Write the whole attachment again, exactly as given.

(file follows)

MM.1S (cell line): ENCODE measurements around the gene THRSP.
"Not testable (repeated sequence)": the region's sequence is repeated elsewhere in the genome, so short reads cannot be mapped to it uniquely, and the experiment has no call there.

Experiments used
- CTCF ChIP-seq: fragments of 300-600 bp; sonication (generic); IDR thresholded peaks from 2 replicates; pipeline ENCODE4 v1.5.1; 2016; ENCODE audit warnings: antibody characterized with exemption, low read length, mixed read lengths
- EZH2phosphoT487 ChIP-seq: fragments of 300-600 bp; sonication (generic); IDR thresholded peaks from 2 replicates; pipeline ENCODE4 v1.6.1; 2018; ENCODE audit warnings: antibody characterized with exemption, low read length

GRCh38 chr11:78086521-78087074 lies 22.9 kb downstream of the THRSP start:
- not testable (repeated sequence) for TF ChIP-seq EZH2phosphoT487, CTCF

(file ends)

MM.1S (cell line): ENCODE measurements around the gene THRSP.
"Not testable (repeated sequence)": the region's sequence is repeated elsewhere in the genome, so short reads cannot be mapped to it uniquely, and the experiment has no call there.

Experiments used
- CTCF ChIP-seq: fragments of 300-600 bp; sonication (generic); IDR thresholded peaks from 2 replicates; pipeline ENCODE4 v1.5.1; 2016; ENCODE audit warnings: antibody characterized with exemption, low read length, mixed read lengths
- EZH2phosphoT487 ChIP-seq: fragments of 300-600 bp; sonication (generic); IDR thresholded peaks from 2 replicates; pipeline ENCODE4 v1.6.1; 2018; ENCODE audit warnings: antibody characterized with exemption, low read length

GRCh38 chr11:78086521-78087074 lies 22.9 kb downstream of the THRSP start:
- not testable (repeated sequence) for TF ChIP-seq EZH2phosphoT487, CTCF